Mary Levy Testimony – Roundtable on At-Risk Funding – February 1, 2019

TESTIMONY BEFORE THE COMMITTEE OF THE WHOLE AND THE COMMITTEE ON EDUCATION, DISTRICT OF COLUMBIA COUNCIL
At-Risk Funding Transparency

Mary Levy   –   February 1, 2019

Thank you for holding this hearing, and thanks to the Council members who introduced and who supported this legislation.  Since 1980, I have analyzed public school budgets, expenditures, and staffing to determine where the money goes.  For each of the past five years I have worked with the Coalition for DC Public Schools and the DC Fiscal Policy Institute to analyze local school budgets, especially the use of at-risk funding.

Clearly, each year DCPS has used at-risk funding to supplant funds for other programs, in contravention of the DC Code.  My colleagues and I have documented this practice; the Committee on Education itself has consistently made the same finding in annual Committee reports; and DCPS officials have admitted it in testimony to this Council.  Yet it has continued.

This practice cheats at-risk students by using funds designated to services to support them to instead fund services for which all qualifying students are entitled, regardless of at-risk status.  These services include legally required special education and ELL student services as well as general education services provided to all students in each grade level.  Schools with few at-risk students and little money to take have virtually all of their core program funded with regular funds, while schools with large at-risk enrollments have less per pupil in regular funding.  This is classic supplant rather than supplement.[1]

In addition, our analyses show that this practice is inequitable among schools with similar populations.  The siphoning off of at-risk funds varies greatly among individual schools in any given year; some schools lose most of their at-risk funds to supplanting and others very little.

There already being a law against using at-risk funds this way, the proposed legislation is an important further step in securing more effective services for at-risk students.  I see two main strands:  transparency and an increased role for local schools in determining the best use of the funds.   Transparency in the form of full information both in budget formulation and in reporting on actual use of funds is important and necessary.  Sunshine makes a difference, and the specific provisions here will help prevent the budget fait accomplis that we have experienced, where mis-allocation becomes visible only when it is too late to correct.

Having the plans for use of at-risk funds formulated by principals and Local School Advisory Teams brings in the expertise of those closest to individual students and their needs.  This was part of the original enactment providing at-risk funding, and the Council was right the first time.  The Chancellor will retain the ability to amend inappropriate plans, and the incidence of siphoning at-risk funds off for core program use will probably be eliminated.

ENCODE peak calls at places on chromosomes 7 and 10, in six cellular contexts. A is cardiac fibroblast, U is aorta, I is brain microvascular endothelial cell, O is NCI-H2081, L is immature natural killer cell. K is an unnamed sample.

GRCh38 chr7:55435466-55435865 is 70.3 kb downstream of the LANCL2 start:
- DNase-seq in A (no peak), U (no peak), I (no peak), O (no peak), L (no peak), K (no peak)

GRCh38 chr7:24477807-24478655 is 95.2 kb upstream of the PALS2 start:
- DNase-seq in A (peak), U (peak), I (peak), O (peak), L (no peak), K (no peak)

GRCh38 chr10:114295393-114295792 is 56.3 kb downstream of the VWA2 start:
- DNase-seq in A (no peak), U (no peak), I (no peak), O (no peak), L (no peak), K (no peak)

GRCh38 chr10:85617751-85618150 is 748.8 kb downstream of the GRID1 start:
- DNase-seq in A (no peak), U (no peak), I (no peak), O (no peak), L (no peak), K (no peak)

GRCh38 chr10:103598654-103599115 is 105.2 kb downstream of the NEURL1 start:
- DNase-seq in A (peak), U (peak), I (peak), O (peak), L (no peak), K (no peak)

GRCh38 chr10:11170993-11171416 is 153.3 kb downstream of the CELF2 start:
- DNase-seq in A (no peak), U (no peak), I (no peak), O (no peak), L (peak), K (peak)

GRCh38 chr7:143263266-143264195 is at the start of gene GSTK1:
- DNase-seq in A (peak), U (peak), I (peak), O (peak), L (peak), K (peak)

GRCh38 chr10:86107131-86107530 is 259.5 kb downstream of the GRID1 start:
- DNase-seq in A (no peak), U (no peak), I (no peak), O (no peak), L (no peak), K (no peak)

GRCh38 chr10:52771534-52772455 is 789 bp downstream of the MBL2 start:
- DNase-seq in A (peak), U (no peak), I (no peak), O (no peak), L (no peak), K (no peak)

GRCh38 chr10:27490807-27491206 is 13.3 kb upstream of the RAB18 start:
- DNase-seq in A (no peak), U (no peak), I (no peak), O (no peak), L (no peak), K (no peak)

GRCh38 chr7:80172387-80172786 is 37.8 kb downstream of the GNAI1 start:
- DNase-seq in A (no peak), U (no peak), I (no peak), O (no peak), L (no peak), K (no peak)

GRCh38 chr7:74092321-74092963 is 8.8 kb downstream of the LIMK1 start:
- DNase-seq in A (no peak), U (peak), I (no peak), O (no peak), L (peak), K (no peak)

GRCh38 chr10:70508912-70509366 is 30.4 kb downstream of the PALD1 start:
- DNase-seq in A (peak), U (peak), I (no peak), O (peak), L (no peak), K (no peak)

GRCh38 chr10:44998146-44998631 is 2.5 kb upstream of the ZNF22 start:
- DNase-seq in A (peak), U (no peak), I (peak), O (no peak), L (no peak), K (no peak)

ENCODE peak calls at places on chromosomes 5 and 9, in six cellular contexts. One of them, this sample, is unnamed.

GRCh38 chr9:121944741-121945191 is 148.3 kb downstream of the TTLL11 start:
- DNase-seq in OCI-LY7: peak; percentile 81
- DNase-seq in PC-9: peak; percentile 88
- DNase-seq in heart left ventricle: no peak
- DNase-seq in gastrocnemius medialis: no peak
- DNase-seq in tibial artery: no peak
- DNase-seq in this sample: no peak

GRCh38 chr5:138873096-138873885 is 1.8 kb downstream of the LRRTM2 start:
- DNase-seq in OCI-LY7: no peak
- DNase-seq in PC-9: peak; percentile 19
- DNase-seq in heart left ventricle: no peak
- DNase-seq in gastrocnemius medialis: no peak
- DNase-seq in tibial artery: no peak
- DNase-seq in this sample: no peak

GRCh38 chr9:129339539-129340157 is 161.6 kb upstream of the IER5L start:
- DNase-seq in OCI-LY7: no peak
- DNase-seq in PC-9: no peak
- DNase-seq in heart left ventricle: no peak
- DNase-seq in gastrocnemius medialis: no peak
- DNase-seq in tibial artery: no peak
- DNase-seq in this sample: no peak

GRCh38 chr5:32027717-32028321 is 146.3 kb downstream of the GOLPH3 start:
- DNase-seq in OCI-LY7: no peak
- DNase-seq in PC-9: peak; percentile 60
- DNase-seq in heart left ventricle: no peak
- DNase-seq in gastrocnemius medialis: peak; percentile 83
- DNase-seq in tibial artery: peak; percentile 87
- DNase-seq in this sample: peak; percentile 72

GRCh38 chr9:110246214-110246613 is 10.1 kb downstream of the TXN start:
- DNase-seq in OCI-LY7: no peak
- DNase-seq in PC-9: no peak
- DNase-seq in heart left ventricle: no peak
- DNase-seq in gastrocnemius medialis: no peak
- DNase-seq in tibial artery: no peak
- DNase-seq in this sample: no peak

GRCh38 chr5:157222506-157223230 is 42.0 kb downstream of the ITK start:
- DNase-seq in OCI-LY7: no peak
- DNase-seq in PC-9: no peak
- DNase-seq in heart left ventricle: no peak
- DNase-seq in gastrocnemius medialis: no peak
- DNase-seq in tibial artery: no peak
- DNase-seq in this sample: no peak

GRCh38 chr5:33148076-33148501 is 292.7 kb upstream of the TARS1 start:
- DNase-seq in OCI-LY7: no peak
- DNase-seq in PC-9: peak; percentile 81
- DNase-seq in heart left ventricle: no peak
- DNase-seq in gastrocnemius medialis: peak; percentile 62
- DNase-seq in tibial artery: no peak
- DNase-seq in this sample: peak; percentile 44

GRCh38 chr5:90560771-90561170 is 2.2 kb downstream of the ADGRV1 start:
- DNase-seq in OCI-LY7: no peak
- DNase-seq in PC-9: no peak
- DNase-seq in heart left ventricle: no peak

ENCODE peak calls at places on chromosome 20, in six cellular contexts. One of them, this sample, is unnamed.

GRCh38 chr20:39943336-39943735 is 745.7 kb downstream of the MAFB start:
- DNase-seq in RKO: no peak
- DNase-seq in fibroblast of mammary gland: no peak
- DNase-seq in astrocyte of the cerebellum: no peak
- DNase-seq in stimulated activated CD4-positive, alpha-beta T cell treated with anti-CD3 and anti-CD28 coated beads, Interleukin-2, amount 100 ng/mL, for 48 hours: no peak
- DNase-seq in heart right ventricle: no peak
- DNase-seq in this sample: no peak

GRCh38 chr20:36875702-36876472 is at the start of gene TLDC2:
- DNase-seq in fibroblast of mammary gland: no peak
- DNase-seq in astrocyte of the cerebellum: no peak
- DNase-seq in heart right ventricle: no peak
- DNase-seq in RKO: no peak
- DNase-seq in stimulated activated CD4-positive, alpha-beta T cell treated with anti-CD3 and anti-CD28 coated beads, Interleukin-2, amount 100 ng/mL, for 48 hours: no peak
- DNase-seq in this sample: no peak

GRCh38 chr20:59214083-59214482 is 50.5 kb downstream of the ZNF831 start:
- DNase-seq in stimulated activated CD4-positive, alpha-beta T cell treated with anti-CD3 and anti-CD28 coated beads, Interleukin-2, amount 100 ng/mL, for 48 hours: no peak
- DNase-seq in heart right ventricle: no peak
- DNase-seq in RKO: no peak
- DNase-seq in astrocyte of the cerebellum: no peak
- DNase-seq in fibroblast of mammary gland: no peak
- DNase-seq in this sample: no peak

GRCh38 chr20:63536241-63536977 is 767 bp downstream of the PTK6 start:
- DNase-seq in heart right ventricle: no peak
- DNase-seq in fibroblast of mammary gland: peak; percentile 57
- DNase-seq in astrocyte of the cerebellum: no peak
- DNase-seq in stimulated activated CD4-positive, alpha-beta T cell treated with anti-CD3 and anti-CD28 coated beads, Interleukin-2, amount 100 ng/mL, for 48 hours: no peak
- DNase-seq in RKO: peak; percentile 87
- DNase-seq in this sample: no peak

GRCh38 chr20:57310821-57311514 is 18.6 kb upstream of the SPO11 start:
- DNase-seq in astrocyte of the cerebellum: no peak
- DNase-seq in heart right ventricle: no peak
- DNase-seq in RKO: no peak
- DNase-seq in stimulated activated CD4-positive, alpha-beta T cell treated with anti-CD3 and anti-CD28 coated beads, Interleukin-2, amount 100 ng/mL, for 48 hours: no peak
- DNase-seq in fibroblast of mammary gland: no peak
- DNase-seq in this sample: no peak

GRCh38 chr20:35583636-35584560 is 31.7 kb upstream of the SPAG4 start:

Please enact this legislation.

——-

APPENDIX

DCPS officials have argued that they cannot afford to fully fund the core program services provided to all students regardless of at-risk status.  More money from the Council would be helpful, but even without it, there are at least three alternatives available:

(a) Rethink general education entitlements: do all students, even the most advantaged, need every single staff/NPS level entitlement?

(b) Reduce funding for programs not based on student need that are available to only a select few schools chosen by criteria unknown. I have a list.

(c) Cut down on central office staff, who are much more numerous and much more highly paid than was the case 12 years ago

As to alternative (c), according to the most recent statistics from Census Bureau fiscal reports, DCPS central office spending in FY 2016 was 10.8% of total current expenditures, compared to the U.S. average of 1.9% percent.  DCPS is spending $2,260 per pupil, which is ten times the US average of $226.[2]  For many years I have categorized DCPS employees by whether or not they serve students directly, which is what most members of the public want to know when they ask about central office or “administration.”[3]   The number of central office full-time equivalent staff performing the same functions that DCPS now performs has risen from 516 in 1981, when we had 95,000 students to 626 in 2007, when we had 52,000, to 797 this year for about 49,000.

Below are November 2019 counts of central office staff with common titles.  Certainly the system needs some number of these people.  Those who are really good are worth a great deal.  But do we really need 45 Chiefs and Deputy Chiefs?  86 Directors?  180 Program Specialists?

Title # of FTEs Title # of FTEs
Chief 14 Program Specialist 180
Deputy Chief 31 Project Manager 73
Director 86 Coordinator 144
Manager 79 Analyst 55
Specialist 84 Program Coordinator 9

If central office were reduced to a more reasonable level, DCPS would not have to appropriate at-risk funds for core program services that are funded with regular funds at schools in well-to-do neighborhoods.

[1] Some alternatives are listed on the reverse of this testimony.

[2] Derived from U.S. Census Bureau, Public Education Finances:  2016, May, 2018 Tables 6, 7 and 19.  https://www.census.gov/data/tables/2016/econ/school-finances/secondary-education-finance.html.  These figures are self-reported by DCPS.

[3] The source is lists of DCPS employees, obtained by FOIA or from submissions to the D.C. Board of Education (before FY 2008) or to the DC Council (since FY 2008), based on office of employment, program, job title, purpose of applicable grant funding, and DCPS website descriptions.  Employees performing functions subsequently transferred or contracted out are excluded in the earlier year calculations.

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